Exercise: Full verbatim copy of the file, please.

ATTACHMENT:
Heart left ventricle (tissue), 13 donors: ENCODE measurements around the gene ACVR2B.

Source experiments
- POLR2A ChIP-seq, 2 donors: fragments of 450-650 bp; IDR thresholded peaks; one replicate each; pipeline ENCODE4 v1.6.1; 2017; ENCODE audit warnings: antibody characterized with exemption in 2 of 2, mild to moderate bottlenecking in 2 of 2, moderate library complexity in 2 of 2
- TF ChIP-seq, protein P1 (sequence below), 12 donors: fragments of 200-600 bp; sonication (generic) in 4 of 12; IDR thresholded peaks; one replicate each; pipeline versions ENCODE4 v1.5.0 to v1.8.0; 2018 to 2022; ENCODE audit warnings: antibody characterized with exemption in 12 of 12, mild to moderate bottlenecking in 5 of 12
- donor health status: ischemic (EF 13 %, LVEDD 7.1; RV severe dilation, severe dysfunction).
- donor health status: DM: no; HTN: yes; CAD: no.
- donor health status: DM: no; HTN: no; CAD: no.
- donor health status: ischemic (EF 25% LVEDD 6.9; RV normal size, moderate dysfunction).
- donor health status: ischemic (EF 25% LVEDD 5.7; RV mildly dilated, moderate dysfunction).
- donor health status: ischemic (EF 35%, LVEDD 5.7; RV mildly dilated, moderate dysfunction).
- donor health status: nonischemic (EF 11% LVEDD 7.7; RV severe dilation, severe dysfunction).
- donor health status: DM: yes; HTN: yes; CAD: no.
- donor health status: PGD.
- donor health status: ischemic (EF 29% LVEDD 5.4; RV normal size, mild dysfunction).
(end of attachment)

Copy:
Heart left ventricle (tissue), 13 donors: ENCODE measurements around the gene ACVR2B.

Source experiments
- POLR2A ChIP-seq, 2 donors: fragments of 450-650 bp; IDR thresholded peaks; one replicate each; pipeline ENCODE4 v1.6.1; 2017; ENCODE audit warnings: antibody characterized with exemption in 2 of 2, mild to moderate bottlenecking in 2 of 2, moderate library complexity in 2 of 2
- TF ChIP-seq, protein P1 (sequence below), 12 donors: fragments of 200-600 bp; sonication (generic) in 4 of 12; IDR thresholded peaks; one replicate each; pipeline versions ENCODE4 v1.5.0 to v1.8.0; 2018 to 2022; ENCODE audit warnings: antibody characterized with exemption in 12 of 12, mild to moderate bottlenecking in 5 of 12
- donor health status: ischemic (EF 13 %, LVEDD 7.1; RV severe dilation, severe dysfunction).
- donor health status: DM: no; HTN: yes; CAD: no.
- donor health status: DM: no; HTN: no; CAD: no.
- donor health status: ischemic (EF 25% LVEDD 6.9; RV normal size, moderate dysfunction).
- donor health status: ischemic (EF 25% LVEDD 5.7; RV mildly dilated, moderate dysfunction).
- donor health status: ischemic (EF 35%, LVEDD 5.7; RV mildly dilated, moderate dysfunction).
- donor health status: nonischemic (EF 11% LVEDD 7.7; RV severe dilation, severe dysfunction).
- donor health status: DM: yes; HTN: yes; CAD: no.
- donor health status: PGD.
- donor health status: ischemic (EF 29% LVEDD 5.4; RV normal size, mild dysfunction).